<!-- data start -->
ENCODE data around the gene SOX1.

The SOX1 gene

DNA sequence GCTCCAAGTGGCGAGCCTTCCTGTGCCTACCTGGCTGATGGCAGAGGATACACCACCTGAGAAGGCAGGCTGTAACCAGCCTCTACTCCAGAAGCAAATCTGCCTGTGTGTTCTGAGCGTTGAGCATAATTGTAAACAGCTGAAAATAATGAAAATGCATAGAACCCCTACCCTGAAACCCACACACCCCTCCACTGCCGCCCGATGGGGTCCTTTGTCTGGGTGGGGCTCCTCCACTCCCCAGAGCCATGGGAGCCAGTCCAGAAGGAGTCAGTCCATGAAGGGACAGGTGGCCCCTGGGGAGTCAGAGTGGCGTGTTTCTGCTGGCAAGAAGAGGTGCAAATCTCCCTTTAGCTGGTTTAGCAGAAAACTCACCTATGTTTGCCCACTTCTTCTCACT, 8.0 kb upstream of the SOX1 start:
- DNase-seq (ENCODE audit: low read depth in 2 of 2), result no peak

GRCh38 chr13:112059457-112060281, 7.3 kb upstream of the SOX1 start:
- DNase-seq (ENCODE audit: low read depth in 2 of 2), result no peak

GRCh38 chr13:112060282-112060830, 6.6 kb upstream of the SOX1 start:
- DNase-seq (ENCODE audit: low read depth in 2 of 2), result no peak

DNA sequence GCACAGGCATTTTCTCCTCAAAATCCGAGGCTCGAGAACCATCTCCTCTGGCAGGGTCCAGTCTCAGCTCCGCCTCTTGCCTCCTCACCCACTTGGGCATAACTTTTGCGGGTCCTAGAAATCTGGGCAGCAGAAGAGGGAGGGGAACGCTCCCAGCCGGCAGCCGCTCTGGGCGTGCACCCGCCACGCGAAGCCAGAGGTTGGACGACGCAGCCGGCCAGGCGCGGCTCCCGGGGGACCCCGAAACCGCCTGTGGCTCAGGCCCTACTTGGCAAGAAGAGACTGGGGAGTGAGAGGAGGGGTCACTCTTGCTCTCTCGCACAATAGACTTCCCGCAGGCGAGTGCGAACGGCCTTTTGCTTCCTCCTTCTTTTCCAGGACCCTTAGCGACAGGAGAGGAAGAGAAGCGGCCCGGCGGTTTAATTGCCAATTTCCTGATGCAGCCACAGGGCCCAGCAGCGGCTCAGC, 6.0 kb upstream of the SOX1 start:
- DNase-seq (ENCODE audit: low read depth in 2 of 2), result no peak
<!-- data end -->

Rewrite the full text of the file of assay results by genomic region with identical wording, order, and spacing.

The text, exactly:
ENCODE data around the gene SOX1.

The SOX1 gene

DNA sequence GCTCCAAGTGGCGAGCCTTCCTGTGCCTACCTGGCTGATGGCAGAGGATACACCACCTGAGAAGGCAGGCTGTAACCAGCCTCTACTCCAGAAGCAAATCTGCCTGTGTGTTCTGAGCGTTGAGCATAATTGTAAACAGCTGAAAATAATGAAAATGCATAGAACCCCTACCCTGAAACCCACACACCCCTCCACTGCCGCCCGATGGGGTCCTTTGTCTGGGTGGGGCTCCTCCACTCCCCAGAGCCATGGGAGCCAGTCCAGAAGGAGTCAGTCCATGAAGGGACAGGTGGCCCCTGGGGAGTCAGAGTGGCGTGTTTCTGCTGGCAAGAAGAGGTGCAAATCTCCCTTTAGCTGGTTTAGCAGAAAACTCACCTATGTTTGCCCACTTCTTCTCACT, 8.0 kb upstream of the SOX1 start:
- DNase-seq (ENCODE audit: low read depth in 2 of 2), result no peak

GRCh38 chr13:112059457-112060281, 7.3 kb upstream of the SOX1 start:
- DNase-seq (ENCODE audit: low read depth in 2 of 2), result no peak

GRCh38 chr13:112060282-112060830, 6.6 kb upstream of the SOX1 start:
- DNase-seq (ENCODE audit: low read depth in 2 of 2), result no peak

DNA sequence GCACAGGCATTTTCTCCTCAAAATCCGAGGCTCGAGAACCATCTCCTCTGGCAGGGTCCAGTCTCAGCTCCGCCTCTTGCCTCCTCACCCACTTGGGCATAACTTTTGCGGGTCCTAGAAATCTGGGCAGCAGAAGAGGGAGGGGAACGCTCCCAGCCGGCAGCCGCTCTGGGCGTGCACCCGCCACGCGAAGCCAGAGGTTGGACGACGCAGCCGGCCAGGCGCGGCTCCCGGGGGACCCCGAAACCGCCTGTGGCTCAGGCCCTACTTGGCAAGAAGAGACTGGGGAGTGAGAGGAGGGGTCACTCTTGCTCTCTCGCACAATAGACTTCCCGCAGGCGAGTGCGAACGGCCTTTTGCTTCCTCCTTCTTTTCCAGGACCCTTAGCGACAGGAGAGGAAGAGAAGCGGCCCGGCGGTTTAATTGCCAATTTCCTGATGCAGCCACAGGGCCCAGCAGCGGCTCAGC, 6.0 kb upstream of the SOX1 start:
- DNase-seq (ENCODE audit: low read depth in 2 of 2), result no peak